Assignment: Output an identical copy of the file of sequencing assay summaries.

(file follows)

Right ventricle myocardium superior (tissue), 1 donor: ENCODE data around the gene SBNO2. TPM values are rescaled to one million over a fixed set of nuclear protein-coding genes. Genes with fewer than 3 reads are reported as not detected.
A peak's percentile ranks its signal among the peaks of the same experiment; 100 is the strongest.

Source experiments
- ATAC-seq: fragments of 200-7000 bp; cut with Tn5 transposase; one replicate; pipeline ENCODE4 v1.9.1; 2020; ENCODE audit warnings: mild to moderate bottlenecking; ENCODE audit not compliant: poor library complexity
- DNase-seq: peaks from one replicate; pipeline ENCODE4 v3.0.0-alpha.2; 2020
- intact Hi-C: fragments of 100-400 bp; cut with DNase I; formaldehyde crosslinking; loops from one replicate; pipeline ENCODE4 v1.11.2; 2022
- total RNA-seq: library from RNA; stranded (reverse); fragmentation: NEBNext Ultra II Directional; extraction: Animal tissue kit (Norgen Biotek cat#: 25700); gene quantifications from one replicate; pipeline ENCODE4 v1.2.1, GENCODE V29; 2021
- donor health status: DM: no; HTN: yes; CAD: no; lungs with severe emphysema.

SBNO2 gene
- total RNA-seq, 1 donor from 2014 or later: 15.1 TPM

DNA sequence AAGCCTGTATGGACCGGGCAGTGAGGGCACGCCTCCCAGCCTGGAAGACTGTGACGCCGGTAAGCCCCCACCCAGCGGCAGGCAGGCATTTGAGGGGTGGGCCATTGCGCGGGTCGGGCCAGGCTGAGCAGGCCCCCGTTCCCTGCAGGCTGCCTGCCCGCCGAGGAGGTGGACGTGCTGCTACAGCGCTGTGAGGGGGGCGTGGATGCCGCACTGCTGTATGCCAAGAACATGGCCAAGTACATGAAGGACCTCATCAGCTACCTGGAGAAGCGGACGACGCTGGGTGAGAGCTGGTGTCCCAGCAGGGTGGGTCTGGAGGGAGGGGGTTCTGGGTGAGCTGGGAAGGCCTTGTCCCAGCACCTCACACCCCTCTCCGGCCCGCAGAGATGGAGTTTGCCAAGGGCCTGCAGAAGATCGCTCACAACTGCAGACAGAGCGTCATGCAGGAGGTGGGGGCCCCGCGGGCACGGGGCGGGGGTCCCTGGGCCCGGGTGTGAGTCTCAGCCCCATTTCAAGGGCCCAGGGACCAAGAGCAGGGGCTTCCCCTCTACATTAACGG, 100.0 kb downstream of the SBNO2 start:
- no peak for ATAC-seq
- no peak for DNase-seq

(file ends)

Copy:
Right ventricle myocardium superior (tissue), 1 donor: ENCODE data around the gene SBNO2. TPM values are rescaled to one million over a fixed set of nuclear protein-coding genes. Genes with fewer than 3 reads are reported as not detected.
A peak's percentile ranks its signal among the peaks of the same experiment; 100 is the strongest.

Source experiments
- ATAC-seq: fragments of 200-7000 bp; cut with Tn5 transposase; one replicate; pipeline ENCODE4 v1.9.1; 2020; ENCODE audit warnings: mild to moderate bottlenecking; ENCODE audit not compliant: poor library complexity
- DNase-seq: peaks from one replicate; pipeline ENCODE4 v3.0.0-alpha.2; 2020
- intact Hi-C: fragments of 100-400 bp; cut with DNase I; formaldehyde crosslinking; loops from one replicate; pipeline ENCODE4 v1.11.2; 2022
- total RNA-seq: library from RNA; stranded (reverse); fragmentation: NEBNext Ultra II Directional; extraction: Animal tissue kit (Norgen Biotek cat#: 25700); gene quantifications from one replicate; pipeline ENCODE4 v1.2.1, GENCODE V29; 2021
- donor health status: DM: no; HTN: yes; CAD: no; lungs with severe emphysema.

SBNO2 gene
- total RNA-seq, 1 donor from 2014 or later: 15.1 TPM

DNA sequence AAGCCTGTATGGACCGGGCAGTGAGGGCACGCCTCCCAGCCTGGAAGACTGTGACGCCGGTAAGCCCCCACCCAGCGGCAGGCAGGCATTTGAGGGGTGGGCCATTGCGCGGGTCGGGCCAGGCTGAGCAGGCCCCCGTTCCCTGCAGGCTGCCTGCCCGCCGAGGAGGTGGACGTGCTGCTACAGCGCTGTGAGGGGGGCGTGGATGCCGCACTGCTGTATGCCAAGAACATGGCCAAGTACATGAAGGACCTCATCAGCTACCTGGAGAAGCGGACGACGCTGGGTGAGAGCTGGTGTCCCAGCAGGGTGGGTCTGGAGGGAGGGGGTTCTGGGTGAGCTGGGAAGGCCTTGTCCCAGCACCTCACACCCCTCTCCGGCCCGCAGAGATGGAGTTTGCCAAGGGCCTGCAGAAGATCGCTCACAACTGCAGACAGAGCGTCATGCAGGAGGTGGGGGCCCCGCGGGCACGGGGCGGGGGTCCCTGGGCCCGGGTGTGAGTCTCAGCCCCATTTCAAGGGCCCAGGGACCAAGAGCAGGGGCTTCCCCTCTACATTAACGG, 100.0 kb downstream of the SBNO2 start:
- no peak for ATAC-seq
- no peak for DNase-seq